I read quite a few blogs. There are a couple of hundred in my feed reader (and let me give a recommendation to Feedly here--kicks Google Reader's butt up and down the block) at any given time, though some aren't updated regularly and some I rarely read beyond the headline. And I've been reading blogs regularly for a long time. I can't tell you when, exactly, I started, but it's been years.
I was from the beginning, and still am, interested in blogs mainly for the stories. I read fashion blogs and few other photo-heavy text-light sites, but mostly, when I am reading a blog, it's because I want someone to tell me a story. For me, that's where the love started. And it's more and more rare, these days, at least in the blogs I find. There are a few really good storytellers still telling their stories on their blogs, but a lot of the best ones have moved on other things.
Which is why, these days, my favorite blog isn't a blog at all.
Around the same time I started reading blogs, or maybe a bit later, I started listening to podcasts. One by one, they began to bore me. Some took only an episode or two, some took months, but my interest in each of them dwindled. Except one: Croncast. Started in 2004, Croncast is a conversation between Kris and Betsy Smith, a married mid-30s couple with two kids who resided in the Chicago suburbs for years and have more recently relocated to NYC. They just tell stories. They talk about their lives. And they are really, really good at it. Amazingly so. They're touching, they're interesting, they're entertaining, and they are really, really, really funny. Their podcast has always reminded me of the best story-telling blogs, and unlike most of the bloggers that initially turned me on to the genre, they're still going strong, and are even better than ever.
I've been meaning to give Kris and Betsy's show a plug on the blog for ages, but was reminded about it this past weekend, when I had the pleasure of meeting and hanging out with Betsy at BlogHer. She's the same person in real life that she is on the show, which is to say entertaining, genuine, a ton of fun, and hilarious. The only thing that struck me as inconsistent between her portrayal on Croncast and meeting her in person was that the show never gives much indication that she's gorgeous. She's seriously great, and having met her, I feel even more strongly that Croncast ought to have a way bigger audience than it does.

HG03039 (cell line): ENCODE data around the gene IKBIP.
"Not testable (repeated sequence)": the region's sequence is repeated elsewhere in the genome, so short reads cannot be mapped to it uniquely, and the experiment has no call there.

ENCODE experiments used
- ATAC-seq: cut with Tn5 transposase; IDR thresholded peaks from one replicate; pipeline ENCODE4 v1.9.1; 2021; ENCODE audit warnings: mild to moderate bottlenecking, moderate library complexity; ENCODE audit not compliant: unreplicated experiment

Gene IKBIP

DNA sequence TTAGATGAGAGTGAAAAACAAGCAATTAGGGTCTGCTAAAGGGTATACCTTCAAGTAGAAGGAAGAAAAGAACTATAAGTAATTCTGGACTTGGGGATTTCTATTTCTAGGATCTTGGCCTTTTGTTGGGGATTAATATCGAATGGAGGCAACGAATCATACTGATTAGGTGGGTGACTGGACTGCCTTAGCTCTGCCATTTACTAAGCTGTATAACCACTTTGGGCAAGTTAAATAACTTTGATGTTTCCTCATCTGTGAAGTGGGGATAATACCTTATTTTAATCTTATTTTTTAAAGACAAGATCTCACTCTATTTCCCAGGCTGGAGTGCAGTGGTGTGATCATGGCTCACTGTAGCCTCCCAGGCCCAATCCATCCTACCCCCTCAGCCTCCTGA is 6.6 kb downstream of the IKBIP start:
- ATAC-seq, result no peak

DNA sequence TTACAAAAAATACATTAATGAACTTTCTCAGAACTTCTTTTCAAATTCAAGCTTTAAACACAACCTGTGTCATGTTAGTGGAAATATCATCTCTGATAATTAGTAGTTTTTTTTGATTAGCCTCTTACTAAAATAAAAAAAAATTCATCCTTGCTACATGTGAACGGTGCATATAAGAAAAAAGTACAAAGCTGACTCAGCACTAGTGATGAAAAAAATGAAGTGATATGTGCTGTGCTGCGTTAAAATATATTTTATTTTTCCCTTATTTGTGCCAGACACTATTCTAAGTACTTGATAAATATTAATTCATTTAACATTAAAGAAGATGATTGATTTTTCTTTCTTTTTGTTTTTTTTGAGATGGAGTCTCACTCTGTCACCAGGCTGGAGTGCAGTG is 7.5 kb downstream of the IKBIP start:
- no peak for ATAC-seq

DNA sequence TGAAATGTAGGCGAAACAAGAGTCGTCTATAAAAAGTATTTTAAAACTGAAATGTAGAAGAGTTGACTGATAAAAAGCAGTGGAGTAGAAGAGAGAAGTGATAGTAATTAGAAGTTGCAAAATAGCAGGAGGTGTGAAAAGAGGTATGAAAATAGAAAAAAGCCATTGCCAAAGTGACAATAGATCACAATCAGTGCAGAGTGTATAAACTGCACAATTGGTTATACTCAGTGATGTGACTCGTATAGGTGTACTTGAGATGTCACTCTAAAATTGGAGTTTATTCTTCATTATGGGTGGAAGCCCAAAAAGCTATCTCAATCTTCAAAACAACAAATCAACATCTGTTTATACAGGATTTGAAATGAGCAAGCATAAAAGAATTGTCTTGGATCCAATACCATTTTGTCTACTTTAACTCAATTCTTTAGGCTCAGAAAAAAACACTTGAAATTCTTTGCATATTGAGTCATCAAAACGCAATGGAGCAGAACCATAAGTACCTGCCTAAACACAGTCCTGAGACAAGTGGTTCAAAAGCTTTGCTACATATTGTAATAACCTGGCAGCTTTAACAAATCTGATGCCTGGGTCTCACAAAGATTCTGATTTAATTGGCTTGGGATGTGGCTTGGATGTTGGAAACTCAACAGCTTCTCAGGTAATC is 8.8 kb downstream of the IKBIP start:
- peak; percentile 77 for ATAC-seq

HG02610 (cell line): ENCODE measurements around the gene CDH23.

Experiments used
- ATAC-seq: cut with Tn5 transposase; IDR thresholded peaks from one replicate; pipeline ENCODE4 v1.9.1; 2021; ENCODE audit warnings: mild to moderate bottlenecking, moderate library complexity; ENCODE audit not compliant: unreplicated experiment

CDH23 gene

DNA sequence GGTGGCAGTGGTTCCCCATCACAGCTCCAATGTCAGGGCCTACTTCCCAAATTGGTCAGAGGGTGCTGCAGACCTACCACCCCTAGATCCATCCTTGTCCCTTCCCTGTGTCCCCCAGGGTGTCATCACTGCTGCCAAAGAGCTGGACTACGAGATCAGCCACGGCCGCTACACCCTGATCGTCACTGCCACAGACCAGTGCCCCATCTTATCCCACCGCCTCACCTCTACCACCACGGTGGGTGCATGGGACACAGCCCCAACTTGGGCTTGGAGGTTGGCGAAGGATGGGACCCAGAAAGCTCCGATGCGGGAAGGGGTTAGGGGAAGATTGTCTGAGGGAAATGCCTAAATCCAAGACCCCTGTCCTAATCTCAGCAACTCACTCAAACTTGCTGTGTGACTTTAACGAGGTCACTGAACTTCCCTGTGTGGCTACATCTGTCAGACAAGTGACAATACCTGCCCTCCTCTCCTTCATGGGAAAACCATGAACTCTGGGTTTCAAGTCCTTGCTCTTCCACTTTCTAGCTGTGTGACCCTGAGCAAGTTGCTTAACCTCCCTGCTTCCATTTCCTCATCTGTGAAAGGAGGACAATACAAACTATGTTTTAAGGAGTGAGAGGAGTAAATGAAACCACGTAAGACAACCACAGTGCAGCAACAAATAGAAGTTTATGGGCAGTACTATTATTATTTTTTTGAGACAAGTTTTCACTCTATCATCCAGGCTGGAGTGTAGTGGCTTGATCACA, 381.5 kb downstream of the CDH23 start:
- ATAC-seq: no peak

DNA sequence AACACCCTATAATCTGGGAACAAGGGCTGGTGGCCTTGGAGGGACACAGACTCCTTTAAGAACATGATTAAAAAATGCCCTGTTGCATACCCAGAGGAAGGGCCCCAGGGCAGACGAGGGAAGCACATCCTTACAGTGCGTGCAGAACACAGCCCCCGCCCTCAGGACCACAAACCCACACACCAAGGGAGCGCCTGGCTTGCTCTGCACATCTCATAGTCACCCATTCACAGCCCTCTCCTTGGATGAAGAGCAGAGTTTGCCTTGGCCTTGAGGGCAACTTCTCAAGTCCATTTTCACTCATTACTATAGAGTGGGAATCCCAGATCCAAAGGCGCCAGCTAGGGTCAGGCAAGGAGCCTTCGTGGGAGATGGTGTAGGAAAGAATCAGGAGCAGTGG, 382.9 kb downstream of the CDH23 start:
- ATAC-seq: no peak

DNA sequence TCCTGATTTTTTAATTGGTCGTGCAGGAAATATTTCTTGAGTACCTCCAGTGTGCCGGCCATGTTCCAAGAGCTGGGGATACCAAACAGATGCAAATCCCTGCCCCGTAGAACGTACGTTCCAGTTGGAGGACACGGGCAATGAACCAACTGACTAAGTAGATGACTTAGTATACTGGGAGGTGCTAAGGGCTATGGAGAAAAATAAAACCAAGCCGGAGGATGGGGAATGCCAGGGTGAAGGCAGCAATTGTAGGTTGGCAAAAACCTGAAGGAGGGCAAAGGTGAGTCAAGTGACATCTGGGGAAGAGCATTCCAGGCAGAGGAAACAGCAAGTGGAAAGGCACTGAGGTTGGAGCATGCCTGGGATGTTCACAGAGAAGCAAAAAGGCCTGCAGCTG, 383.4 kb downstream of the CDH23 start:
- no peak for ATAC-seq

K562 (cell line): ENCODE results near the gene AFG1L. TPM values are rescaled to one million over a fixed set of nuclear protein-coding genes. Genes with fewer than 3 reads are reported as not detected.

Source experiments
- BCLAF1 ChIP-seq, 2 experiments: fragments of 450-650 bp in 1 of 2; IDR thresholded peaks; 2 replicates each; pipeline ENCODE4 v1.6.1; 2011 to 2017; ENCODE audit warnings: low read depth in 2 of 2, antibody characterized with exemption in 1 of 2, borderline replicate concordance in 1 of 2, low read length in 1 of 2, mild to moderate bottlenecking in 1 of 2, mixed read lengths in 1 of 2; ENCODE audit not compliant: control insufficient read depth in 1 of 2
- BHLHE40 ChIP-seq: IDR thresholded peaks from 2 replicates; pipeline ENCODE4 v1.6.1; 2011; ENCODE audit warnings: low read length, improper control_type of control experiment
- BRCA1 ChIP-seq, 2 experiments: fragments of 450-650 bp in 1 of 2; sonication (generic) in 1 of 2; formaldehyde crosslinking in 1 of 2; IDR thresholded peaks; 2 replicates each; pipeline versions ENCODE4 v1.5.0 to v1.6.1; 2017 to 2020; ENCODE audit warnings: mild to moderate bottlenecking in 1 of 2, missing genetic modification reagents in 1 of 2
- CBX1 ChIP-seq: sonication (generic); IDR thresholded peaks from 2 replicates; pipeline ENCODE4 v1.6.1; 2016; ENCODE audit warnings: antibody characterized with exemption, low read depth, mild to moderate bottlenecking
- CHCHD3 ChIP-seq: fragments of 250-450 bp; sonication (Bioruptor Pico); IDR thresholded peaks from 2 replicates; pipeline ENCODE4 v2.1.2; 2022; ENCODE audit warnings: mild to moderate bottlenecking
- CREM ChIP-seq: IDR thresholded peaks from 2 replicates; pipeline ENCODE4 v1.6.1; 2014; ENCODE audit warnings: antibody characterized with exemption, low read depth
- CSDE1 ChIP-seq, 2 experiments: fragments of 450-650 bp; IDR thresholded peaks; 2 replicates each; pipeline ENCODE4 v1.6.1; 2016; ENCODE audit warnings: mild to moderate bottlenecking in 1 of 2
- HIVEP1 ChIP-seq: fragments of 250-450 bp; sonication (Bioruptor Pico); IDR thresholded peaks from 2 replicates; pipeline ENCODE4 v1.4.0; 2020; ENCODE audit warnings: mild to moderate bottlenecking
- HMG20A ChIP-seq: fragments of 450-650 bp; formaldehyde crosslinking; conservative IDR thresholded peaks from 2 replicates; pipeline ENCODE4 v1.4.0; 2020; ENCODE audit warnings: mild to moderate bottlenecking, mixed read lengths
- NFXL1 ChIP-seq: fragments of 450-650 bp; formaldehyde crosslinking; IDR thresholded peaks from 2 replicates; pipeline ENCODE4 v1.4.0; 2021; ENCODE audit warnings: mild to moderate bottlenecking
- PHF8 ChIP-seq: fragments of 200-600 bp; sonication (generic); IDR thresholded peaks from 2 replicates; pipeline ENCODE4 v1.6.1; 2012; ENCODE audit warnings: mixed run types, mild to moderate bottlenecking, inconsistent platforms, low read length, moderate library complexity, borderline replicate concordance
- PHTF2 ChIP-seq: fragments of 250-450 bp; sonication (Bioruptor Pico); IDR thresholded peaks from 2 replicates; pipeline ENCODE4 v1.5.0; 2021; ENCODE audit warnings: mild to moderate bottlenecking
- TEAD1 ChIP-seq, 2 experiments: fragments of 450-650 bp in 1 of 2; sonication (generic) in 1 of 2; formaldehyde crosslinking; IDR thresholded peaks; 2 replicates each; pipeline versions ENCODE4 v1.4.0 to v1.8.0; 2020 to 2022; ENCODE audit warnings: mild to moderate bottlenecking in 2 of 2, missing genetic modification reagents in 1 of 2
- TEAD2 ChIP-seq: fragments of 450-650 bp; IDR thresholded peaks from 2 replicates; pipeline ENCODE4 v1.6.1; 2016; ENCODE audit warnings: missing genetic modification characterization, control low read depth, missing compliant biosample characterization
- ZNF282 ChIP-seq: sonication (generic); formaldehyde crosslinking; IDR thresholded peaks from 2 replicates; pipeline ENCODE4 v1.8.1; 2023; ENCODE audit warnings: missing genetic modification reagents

Though it was free for years, and you can still listen to a ton of free episodes, Croncast is at this point a subscription show. It's not expensive, though, and they offer several options. Individual episodes are $.99 each, monthly subscriptions are $4.49, quarterly subscriptions are $12.49, annual subscriptions are $48.49, and $199 gets you a lifetime pass. Way more than worth it. In general, Betsy and Kris release three 25-30 minute shows a week, though, like any of us, their lives sometimes intervene and they miss a little bit of time. It's worth waiting for them to get back to it.
One of the things I thought about a lot while I was at BlogHer was that I want to do a better job calling attention to and praising other blogs that I love and read regularly. Though it's not a blog, Croncast is the first example of that. I cannot stress how much of a fangirl I truly am. Please, go check them out.